spaceman

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About spaceman

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  1. Hello everybody, while the holding device assumes more and more shape in my mind's eye, I also have to understand the course of the Fuel Cell Pipes, especially their starting points on the Side 2 in the Bay 7 (GH2) and Bay 8 (GO2), as well as their further course to the MLP corner and then on the Side 1. For this purpose here are a few pictures for illustrating the wiring course, for the sake of simplicity, just behind the corner on the Side 1, whereby the two upper lines are the GO2 Pipes, and the two lower ones the GH2 Pipes. Source: NASA While the two GO2 Pipes are running below the Blast Shields to the LOX Tunnel, the two GH2 Pipes run downward in front of the Blast Shield and then below the AccessPlatform up to the LOX Pneumatic Interface Plate in the Bay 6. And so it should fully suffice if I let end up the pipes at the circled places, especially since one can not see their further course on the model. But regarding the starting points of the Pipes on Side 2 in Bay 7 and Bay 8, it's still not quite clear in detail, because one can not recognize it exactly enough, which is why I initially thought that the pipes would come out of the MLP wall. Source: apollosaturn.com (John Duncan) And even this image, which reveals more details already, cannot give a more exact explanation. Source: Library of Congress It is only clear that the two GH2 Pipes in the Bay 7 running down close to each other, while the two GO2 pipes in the Bay 8 run with a significantly larger distance. But then suddenly I remembered, that there is a NASA panorama with a great view of the Side 2 of the MLP-2 from Level 75 on the FSS, on which these two bays might be visible more detailed. And lo and behold, quite right, and therefore here the ultimate shot with the linked panorama, Source: NASA wherewith (now) almost all the uncertainties for scratching should be eliminated. As can be seen, the pipes start on an angle profile and then take a multiple angled course upwards, and follow after merging in the Bay 7 as a quadruple bundle to the right up to the beginning of the side. As coming from NASA's plans, the circled jacks are Moisture Sensors, and one can even see how the pipes are bolted to the angle profile. Source: NASA And with that the matter looks already much more friendly.
  2. Hello everybody, this is certainly a rather demanding and complicated undertaking, which would in any case require a suitable holding jig to be able to paint this wire bundle by airbrush in a first step. Meanwhile I have fiddled around with a solution and have also an idea already. One would have to reproduce the girder structure of the Side 2 from Bay 8 to Bay 1, which can be seen in this image, Source: Library of Congress as a kind of template made of Balsa with the tiny supports strips on girder dummies, and glue the wires on it, whereby the front ends as well as the rear ends should have to be angled already and fixed somehow. The other pipe supports, sitting on feet on the side wall, would have to be painted and glued separately, and then one could glue the painted thin bundle with the support strips onto the girders and the other wall supports, and also lay around the corner. This sounds surely a bit adventurous and perhaps it's hard to understand too, but maybe it's possible. The difficulty results from the minimal distances of the four thin wires from only 0.2 mm on the 1.5 mm short support strips. This filigree arrangement of the wires I have tried to apply now. First I used spring steel wire 0.1 mm, which is unsuitable because the wires are magnetically attracted by the tweezers. But with nickel silver wire 0.1 mm it was possible and looks like this. This is my momentary idea, but maybe it's also too crazy and cannot be realized, therefore I'm still a little bit sceptical, although my feeling tells me that it could work ...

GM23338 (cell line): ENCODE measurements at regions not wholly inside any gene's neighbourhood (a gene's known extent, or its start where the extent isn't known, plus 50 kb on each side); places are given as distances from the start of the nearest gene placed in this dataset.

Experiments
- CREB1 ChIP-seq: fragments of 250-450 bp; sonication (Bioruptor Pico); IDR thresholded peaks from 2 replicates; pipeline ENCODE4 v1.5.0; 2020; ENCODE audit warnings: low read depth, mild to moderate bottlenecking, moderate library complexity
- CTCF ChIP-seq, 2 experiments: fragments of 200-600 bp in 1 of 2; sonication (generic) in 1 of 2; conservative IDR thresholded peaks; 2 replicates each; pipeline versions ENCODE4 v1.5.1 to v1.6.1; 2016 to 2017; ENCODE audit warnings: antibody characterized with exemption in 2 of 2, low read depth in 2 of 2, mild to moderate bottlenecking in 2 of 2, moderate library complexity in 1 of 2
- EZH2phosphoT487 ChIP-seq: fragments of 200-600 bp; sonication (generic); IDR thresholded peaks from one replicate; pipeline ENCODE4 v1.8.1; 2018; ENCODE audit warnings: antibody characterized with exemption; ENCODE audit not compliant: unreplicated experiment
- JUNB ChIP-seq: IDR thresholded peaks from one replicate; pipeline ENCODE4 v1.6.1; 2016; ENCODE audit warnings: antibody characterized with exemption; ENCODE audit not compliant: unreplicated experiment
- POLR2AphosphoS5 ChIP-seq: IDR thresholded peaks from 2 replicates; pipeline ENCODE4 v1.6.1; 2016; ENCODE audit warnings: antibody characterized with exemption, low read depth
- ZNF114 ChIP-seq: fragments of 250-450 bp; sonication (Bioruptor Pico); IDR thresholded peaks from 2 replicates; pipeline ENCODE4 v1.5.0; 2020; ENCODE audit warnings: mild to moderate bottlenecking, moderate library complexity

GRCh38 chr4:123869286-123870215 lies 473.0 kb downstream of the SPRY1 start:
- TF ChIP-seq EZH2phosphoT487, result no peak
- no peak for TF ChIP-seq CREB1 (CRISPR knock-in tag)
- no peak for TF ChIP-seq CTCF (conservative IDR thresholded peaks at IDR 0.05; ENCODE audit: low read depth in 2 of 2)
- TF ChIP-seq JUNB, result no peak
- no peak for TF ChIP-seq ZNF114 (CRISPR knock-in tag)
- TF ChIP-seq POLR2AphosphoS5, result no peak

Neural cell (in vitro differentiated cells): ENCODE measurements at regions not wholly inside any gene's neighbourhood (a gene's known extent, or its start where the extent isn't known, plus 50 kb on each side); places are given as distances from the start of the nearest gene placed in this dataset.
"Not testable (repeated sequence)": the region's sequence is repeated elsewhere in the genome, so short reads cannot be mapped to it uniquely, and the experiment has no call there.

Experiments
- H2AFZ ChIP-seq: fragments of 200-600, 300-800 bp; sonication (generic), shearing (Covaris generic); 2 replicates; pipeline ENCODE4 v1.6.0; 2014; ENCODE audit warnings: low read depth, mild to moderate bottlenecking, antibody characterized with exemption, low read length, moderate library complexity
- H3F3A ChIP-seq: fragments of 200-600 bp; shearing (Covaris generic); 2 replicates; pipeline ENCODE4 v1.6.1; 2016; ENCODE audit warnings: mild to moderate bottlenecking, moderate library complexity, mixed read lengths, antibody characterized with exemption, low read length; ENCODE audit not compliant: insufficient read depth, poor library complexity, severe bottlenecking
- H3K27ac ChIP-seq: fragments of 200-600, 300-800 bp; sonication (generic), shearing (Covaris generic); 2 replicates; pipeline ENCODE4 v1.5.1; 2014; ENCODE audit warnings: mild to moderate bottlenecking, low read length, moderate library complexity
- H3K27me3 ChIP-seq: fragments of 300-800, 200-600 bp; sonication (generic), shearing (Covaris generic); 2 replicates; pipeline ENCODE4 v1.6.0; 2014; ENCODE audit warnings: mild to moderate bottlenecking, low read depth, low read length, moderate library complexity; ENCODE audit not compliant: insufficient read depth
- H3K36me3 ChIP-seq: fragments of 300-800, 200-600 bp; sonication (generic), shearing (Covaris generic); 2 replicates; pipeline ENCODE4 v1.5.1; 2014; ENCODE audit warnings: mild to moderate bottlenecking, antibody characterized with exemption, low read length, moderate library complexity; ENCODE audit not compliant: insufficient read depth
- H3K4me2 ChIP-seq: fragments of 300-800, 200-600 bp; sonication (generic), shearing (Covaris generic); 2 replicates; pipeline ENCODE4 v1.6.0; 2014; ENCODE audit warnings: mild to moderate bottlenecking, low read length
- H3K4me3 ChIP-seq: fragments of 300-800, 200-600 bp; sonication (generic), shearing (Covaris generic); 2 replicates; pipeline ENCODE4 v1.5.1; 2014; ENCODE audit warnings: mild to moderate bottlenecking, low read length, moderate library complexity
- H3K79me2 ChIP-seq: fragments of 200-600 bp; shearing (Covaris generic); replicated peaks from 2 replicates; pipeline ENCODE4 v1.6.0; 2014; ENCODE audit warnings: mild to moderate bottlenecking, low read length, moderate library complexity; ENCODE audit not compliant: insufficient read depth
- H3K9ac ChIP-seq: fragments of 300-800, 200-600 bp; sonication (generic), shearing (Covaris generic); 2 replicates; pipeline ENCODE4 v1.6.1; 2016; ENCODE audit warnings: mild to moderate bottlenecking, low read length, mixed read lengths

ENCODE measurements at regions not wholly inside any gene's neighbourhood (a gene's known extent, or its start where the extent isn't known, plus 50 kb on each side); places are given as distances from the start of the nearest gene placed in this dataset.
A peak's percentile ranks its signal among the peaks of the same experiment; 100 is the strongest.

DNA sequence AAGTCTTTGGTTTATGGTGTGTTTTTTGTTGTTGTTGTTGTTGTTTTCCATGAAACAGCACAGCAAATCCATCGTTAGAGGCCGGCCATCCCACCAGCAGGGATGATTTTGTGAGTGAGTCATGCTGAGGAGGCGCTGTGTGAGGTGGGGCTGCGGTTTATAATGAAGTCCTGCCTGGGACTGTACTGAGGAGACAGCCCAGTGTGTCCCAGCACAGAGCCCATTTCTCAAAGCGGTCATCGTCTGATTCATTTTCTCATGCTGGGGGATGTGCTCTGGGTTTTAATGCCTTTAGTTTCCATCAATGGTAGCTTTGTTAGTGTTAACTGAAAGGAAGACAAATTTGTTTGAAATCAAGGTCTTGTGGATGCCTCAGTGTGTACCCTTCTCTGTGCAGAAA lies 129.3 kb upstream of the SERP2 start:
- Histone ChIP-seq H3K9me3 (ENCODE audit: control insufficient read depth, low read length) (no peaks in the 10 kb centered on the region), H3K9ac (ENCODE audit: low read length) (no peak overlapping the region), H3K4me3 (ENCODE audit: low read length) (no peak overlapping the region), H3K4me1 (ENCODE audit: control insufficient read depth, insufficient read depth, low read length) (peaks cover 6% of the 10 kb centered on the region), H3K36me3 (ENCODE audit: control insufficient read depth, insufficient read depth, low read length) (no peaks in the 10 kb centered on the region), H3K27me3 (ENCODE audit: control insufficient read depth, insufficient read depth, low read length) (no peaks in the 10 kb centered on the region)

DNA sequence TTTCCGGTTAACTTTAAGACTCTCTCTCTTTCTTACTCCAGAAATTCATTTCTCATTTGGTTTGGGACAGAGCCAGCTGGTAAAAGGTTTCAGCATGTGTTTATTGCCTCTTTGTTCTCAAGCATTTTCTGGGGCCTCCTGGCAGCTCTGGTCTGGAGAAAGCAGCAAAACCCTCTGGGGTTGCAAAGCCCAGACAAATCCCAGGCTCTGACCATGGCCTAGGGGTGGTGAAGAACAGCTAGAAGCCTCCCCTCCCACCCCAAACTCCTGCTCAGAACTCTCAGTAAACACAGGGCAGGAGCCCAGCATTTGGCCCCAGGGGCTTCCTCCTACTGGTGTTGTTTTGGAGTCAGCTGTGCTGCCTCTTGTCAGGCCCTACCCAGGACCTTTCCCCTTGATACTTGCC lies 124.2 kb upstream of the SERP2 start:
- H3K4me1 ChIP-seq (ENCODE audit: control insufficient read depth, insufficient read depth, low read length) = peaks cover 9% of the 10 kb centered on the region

3. Thanks Pete for your truly refreshing comment, which made me also laugh out loud. But it's all no problem, as long as I do not have to rip out my last hair for scratching such thin pipes ... BTW, you surely know the proverb: Beggars can't be choosers.
  4. Hello everybody, well, so is it with the details, which I wanted to start scratching, but which on closer inspection suddenly vanish into thin air ... Therefore it is absolutely necessary to take care to the mission they are based on and whether they are relevant to the own mission. But that I did not keep in mind at John Duncan's MLP-2 images of 1998, because I was so thrilled about their details, a typical case of Not a bit of it! Afterwards one is unfortunately always smarter, but aside from the STS-1, there are relatively few usable Hi-Res images from the first missions, especially from Side 2, where it unfortunately looks gloomy. That's why I took the trouble and have specifically investigated the first MLP-2 missions until the end of the 80s once again, finally to get information about these ominous Firex Lines. And these were the following missions: Challenger: 1983: MLP-6, MLP-8, 1984: STS-41B, 1985: STS-51B, STS-51F, 1986: STS-51L; Discovery: 1984: STS-41D, STS-51A, 1988: SSTS-26; Atlantis: 1985: STS-51J, STS-61B. And in doing so, I found out, that 1983 during the first missions, there was no transition of the Firex line from the Side 2 to the Side 1, but first in 1984 at the Challenger mission STS-41B, as one can clearly see in this image, especially with zoom. Source: NASA At the previous mission STS-8, this transition did not yet exist, as one can see on this image unfortunately not so sharp, but nevertheless. Source: NASASpaceFlight.com Forum What one can see as a shadow is the detail (?) on MLP-2, what I've already mentioned in the last post, which I will now still examine carefully. And therefore back to the Side 2 of the MLP-2 (1998), on which one can see it also only schematically in the zoom. Source: apollosaturn.com (John Duncan) These are actually four thin Fuel cell pipes (Ø 0.5'' = 12.7 mm) for the fuel cells of the orbiter, namely the two upper GO2 pipes and the two lower GH2 pipes. More clearly, this bundle is seen on this image from the MLP-2 at the STS-132. Source: NASA If one really wanted to scratch these four pipes, one would need wires with a diameter of about 0.1 mm, which I procured some time ago. BTW, here is such a wire (Ø 0.1 mm) in cosy togetherness with a hair (Ø 0.05 mm) of mine, whose color however will not be betrayed.